Farrel Lifson wondered whether it was possible to make an object behave
like true or false. (With the aim to create a different type of boolean
whose #to_s method returns "0" or "1".)

Florian Gross explained that in Ruby, nil and false are "false", and every
other object is "true".

So it's easy to make an object behave like true (you don't need to do
anything), however it is not possible to have one which behaves like
false. Understanding why requires some knowledge of how the Ruby
interpreter works.

Every Ruby object is represented by a VALUE, which is an unsigned long.
Some VALUEs correspond to addresses, while others (like nil and false) are
"immediate" objects.

Boolean truth is evaluated in the interpreter via the RTEST macro, which
simply checks if the VALUE is either the nil or false special constant.

Christoph referred to a patch he wrote three years ago which added a
"false flag" to objects, allowing users to define their own boolean values
without sacrificing performance.

attr :<symbol>?
---------------

Luke Renn had seen code like "attr :foo" when using ActiveRecord. He wanted
to know what the name for them was, and how he could write his own things
like attr. Were they just class methods?

John Wilger confirmed that attr is indeed simply a class method. "In Ruby
(unlike many other languages) the code that defines a class is much more
than just a "definition". The code between "class Foo ... end" is executed
just like any other part of your program."

James Britt and Florian Gross posted bits of code that define new methods
like attr, and there was some discussion of the differences between their
implementations. (eval vs define_method.)

Please tell me what this means? self.<method> in a class
--------------------------------------------------------

Glenn Smith asked what def self.foo meant in the following code:

class Test
def foo
end

def Test.foo
end

def self.foo
end
end

David Corbin explained that it was redefining Test.foo.

David A. Black added that in general, anytime you write "def obj.method"
you are adding a singleton method to obj. In the above example, self in the
class definition corresponds to the class, i.e. Test. So "def self.foo"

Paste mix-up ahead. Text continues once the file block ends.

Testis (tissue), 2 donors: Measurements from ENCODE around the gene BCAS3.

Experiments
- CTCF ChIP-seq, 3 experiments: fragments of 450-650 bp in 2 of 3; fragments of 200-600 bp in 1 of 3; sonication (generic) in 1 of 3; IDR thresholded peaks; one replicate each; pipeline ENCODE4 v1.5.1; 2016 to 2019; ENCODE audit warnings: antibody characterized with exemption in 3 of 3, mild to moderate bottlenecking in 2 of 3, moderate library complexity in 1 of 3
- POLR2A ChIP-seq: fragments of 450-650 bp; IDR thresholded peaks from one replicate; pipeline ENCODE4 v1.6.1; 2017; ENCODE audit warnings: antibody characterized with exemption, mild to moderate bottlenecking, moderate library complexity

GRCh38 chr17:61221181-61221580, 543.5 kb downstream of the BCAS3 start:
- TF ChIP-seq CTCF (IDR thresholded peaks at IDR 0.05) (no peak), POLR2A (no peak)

was defining a singleton method of Test. Brian Candler pointed to a
tutorial on singleton methods.

Robert Klemme noted that the reason why it's better to write self.foo
instead of Test.foo is that it allows you to change the name of the class
in the future without having to modify the method declarations.

zip a directory, unzip a zip file
---------------------------------

itsme213 wanted to write Ruby code that zips up a directory, and can then
unzip it.

Stefan Lang suggested the archive-tar-minitar library, and Thomas
Sondergaard mentioned his own library, rubyzip.

An example of zipping up some directories using rubyzip:

Zip::ZipFile:pen("all.zip", true) { |zf|
Dir['{test,lib}/**/*'].each { |f| zf.add(f, f) }
}

Getting process status
----------------------

Joe Van Dyk had a process id, and wanted to get a Process::Status object
for it. The goal was to be able to check whether the process was still
running.

Leon Breedt said that you can check this via Process#kill(0, pid).

SNIPPET: YamlToHtml.rb
----------------------

Phlip wrote some code to convert YAML lists into HTML tables.

"The goal of the goals is to allow a Wiki-style web site convert YAML into
simple tables, essentially the way some Wikis convert
|nebulous|specifications| into tables."

"But is the world ready for "YASTL Ain't a Structured Transformation
Language" yet?"

Last Chance 2005 IORCC Entries
------------------------------

Todd Nathan warned that your last chance for entering the 2005
International Obfuscated Ruby Coding Contest (IORCC) was nearing. (You
missed it!)

Phil Tomson remarked on the number of sponsors and prizes the IORCC had
managed to get, and wondered whether we could run a IERCC ("International